THE first flat Marc Almond ever bought was in Eighties Soho. It was on neon red Brewer Street, overlooking strip clubs, theatres, chain-smoking teenagers and fellow punk Bowie fans. Wide-eyed and fearless, he was drawn to central London on a diet of Fifties and Sixties films - think The Small World Of Sammy Lee, Expresso Bongo and The World Ten Times Over.

Purchasing property is not something one would associate with a budding musician in today's Britain, let alone London. It's not a change which has escaped the former Soft Cell singer. Sitting inside the central London fashion house where his management is based, he laments the loss of the city's rawness.

"I've grown disillusioned with London in recent years," says Almond. "I've lived here for quite a long time and at first I loved it. Soho was London for me, the concentrated area right in the centre. I came here dreaming of this world of wheelers and dealers and juke box cafes and sleazy strip clubs and girls standing on street corners and rock and roll stars and red lights and neon. But I've fallen out of love with it, London's become a money place, it's lost its creativity."

Loading article content

Some re-emerging pop stars don't always appear as you expect but Almond bucks that particular trend. His skinny, wiry frame supports a face full of stories and a wide smile. Tattoos creep above the collar of his t-shirt. One, a swallow in flight, makes its way past his Adam's apple which bounces as he speaks in small, sharp bursts, ready to laugh or crack a joke at any opportunity. His sentences often take unexpected corners or diversions, but he offers genuine conversation in an increasing soundbite industry.

Almond never intended to be a musician. Growing up in Southport, Lancashire, he wanted to be an actor. His stutter, which still raises its head, put a stop to that but he found the impediment would disappear when he introduced music and rhythm.

"I started doing local gigs but I never considered this would be something I would do as a career," he says. "It seemed too unreachable. I thought I was lucky to be in a band, but turning that into a professional musician felt a million miles away."

But succeed he did. Soft Cell were formed in 1978 after Almond met David Ball at Leeds Polytechnic and the synthpop duo caught the attention of a couple of record labels. Tainted Love and several top ten singles followed. Next year will mark four decades since their launch and Almond hints at the occasion being marked.

Talking of anniversaries, the man himself turned 60 a few weeks before we met. He welcomed his seventh decade by signing a two-album deal with BMG Records earlier this year. He also reveals he was made an honorary Doctor Of Philosophy by Edge Hill University just after his birthday.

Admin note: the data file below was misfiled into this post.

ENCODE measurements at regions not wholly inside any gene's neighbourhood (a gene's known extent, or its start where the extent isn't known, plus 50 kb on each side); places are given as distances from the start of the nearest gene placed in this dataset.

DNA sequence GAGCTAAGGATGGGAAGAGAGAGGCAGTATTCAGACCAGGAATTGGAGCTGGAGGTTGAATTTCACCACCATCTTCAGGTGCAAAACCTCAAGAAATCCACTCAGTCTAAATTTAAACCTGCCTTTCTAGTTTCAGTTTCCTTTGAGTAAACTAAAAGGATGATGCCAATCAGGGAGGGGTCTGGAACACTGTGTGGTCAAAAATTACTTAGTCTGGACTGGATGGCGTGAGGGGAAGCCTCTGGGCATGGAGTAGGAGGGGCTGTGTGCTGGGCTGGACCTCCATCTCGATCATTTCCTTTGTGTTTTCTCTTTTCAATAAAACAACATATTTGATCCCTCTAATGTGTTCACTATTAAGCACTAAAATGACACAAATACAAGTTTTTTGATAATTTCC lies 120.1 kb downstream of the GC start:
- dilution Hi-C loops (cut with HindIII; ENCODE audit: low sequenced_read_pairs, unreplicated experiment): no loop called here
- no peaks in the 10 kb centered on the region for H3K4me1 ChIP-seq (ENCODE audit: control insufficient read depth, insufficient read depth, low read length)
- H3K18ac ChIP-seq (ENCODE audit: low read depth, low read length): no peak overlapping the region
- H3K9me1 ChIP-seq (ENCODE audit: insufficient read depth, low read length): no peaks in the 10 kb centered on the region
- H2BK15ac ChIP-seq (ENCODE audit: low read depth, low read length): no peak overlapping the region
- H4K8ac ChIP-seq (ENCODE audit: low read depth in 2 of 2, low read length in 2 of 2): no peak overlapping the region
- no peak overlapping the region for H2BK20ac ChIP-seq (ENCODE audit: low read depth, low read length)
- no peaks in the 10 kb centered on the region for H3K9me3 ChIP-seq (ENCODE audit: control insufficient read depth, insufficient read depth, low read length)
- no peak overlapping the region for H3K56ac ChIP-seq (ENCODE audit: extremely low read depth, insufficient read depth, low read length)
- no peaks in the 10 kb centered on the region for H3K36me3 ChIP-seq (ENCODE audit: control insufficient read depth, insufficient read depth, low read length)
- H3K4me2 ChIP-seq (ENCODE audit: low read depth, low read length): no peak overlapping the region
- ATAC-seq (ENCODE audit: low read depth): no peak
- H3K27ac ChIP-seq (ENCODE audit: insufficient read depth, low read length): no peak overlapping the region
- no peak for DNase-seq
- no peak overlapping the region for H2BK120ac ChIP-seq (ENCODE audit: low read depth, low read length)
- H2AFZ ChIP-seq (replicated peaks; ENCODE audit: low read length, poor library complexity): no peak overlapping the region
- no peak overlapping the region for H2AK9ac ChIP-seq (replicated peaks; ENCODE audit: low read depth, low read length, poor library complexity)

A recent hits and compilation album is to be followed with the first of those BMG albums, Shadows And Reflections. The label asked him to cover a number of Sixties baroque pop and torch songs and he has also managed to squeeze in two original tracks. The record explores London's changing landscape through the eyes of a rich man surrounded by luxurious items, but no company. The title track, originally by The Action, sparks the thematic approach while the final song, No One To Say Goodnight To, was the initial inspiration for the concept.

"I was driving past the Thames and I saw these endless blocks of gigantic flat developments going up that were monolithic," recalls Almond. "They are soulless and are meant to be luxury, but luxury is about time and space, it's not about living in box."

With composition by Ivor Novello-award winning John Harle, the track offers a melancholic end to a record which includes covers of Burt Bacharach, The Yardbirds, Billy Fury and the Young Rascals.

The concept offers a political element which Almond is eager to discuss. He calls the buying up of blocks by Chinese and Qatari investors a "terrible crime", but cannot see it lasting.

"London has gone too far and it needs to be balanced out, it's over-corporate and over-concerned with money. All these blocks have no one in them because people want to sit on them to hide their money and it will all crash and they will be filled by normal people who can take these so-called luxury developments," he says, before joking those normal people will then become "miserable and lonely" in their so-called luxury apartments.

Almond has played a minor role in the nearing revolution. He began attending Save Soho rallies, but is unsure whether it is his battle. "I can't spend my energy trying to get something I had in the past back and live in this rose-tinted view of nostalgia," he adds and jokes "I'm going to be dead in ten years so I don't give a f**k." He lets out an enormous cackle.

It's not the first or last time he references mortality. But perhaps it's not an unusual obsession given the number of near-death experiences he has endured. From a major operation to remove his spleen and gall bladder to a serious motorbike accident which left him in a coma, he thinks his nine lives are almost over.

"I think about death all the time," he chuckles. "I'm obsessed with it. I feel like I'm on a countdown and I've got to pay the piper for my past at some point."

Sober and clean since the late-Nineties, Almond is now ploughing all his energy and creativity into work. He is determined to do as much as possible before death catches his eye. But whenever that is, he's eager for people to know life has been exactly what he wanted.

"I just wanted to go on this amazing ride, meet amazing people, do amazing things, go to amazing places, have incredible experiences," he says. "I've had great successes, I've had massive failures and I just look back and think this has been an amazing ride."

  • Shadow And Reflections is out September 22. Marc Almond tours the UK from October 3 with tickets on sale now.